Science is always changing and it is fascinating. Growing up female in a technical world is inevitable; thus, there is now a focus on girls and their interest in more math and science related fields. There has been a subtle question posed to parents that asks, “How can we keep girls interested in math and science?” As many of us are aware, children learn through play. They learn from reading and from the examples of others. While some people in the past automatically accepted the premise that boy are naturally hard-wired to be better at math than girls, real case studies and tests worldwide has disproved this myth. In the article “Are Boys Really More Hard-Wired For Math than Girls” Dr. RD suggests that boys being good at math probably has more to do with nurture rather than with nature.
- Are we equipping our girls with the skills they need to succeed in math?
- Are we providing them with toys, which cultivate their interest in math, engineering, and science?
- Are we praising their efforts as they learn?
- Are we teaching them math and science as their interests are first developed?
- Are we giving them the confidence they need to believe that they can be scientists, zoologist, geologist, neuroscientists, aerospace engineers, programmers, astronauts, inventors etc.
- Are our daughters assigned mentors to help develop their skills and show them professions in math and science related fields?
- Are our daughter encouraged to fall in love with learning and read books that challenge their technical and analytical thinking?
- Are classes in our daughters’ schools giving them the one-on-one interaction that our daughters may need to see well beyond academics in science and math and see careers that expand their mind and challenge their intellectual capabilities?
- Are we supporting the Science, Technology, Engineering, and Math (STEM) programs in our schools and making sure that they are providing our children with the necessary tools they need to excel in these areas?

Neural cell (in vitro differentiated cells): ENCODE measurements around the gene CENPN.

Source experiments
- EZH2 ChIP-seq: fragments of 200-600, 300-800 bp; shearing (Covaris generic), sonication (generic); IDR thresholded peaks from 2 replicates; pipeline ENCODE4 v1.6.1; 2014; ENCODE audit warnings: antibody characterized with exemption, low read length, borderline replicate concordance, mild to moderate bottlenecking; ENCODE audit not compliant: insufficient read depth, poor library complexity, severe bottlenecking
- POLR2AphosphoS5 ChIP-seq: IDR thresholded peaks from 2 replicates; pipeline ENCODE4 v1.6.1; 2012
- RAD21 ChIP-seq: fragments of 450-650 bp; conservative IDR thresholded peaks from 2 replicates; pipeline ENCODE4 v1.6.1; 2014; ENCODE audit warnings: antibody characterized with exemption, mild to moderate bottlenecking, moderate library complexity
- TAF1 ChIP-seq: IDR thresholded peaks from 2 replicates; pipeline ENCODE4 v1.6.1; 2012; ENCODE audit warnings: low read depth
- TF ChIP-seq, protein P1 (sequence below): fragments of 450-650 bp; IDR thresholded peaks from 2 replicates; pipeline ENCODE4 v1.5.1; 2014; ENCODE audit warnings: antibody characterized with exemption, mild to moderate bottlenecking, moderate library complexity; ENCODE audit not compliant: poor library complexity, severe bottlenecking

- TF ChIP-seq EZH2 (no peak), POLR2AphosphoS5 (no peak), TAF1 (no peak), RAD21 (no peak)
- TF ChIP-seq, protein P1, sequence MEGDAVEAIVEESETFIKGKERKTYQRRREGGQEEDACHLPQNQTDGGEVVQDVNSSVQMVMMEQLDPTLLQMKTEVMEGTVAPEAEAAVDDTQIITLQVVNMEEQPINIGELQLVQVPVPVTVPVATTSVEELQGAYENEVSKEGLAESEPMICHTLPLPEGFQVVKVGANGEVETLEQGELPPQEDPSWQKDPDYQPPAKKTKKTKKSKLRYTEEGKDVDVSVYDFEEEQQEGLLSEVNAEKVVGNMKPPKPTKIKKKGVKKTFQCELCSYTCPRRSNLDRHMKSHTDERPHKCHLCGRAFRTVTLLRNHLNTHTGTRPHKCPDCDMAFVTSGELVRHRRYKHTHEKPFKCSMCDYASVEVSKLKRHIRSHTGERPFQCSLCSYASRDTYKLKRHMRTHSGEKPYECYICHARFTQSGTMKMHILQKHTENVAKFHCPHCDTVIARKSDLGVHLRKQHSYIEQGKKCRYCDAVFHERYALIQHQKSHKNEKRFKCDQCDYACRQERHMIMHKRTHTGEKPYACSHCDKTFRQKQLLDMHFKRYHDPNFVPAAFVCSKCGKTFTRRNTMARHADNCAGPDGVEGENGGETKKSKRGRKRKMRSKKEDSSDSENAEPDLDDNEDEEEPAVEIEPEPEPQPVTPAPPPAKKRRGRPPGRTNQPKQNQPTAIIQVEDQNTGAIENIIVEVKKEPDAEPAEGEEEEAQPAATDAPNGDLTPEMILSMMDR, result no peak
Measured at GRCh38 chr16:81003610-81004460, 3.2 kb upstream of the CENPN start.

- Are we going beyond the classroom and giving our children external learning lessons in museums, libraries, educational centers, corporations, etc that have programs geared towards STEM enhancement?
We may not be able to answer ‘Yes’ to all 10 questions, but the ball is in our court as parents, it is up to use to help our children achieve their dreams and it up to us to help them learn how to dream bigger as they fulfill each goal.
Even if our children are young, we can take a lesson from the article shared by Matt McFarland who shared the childhood toys that inspired female engineers and scientists and buy our children toys that foster growth and development such as pattern blocks, legos, computers etc.
Reader Response: How are you helping a young female in your life develop her STEM talents?
ED, MD. Are Boys Really More Hard-Wired For Math than Girls. Retrieved December 9, 2013, from http://brainblogger.com/author/mdknowledge/
McFarland, Matt. The childhood toys that inspired female engineers and scientists. Retrieved December 9, 2013, from http://www.washingtonpost.com/blogs/innovations/wp/2013/12/09/the-childhood-toys-that-inspired-female-engineers-and-scientists/
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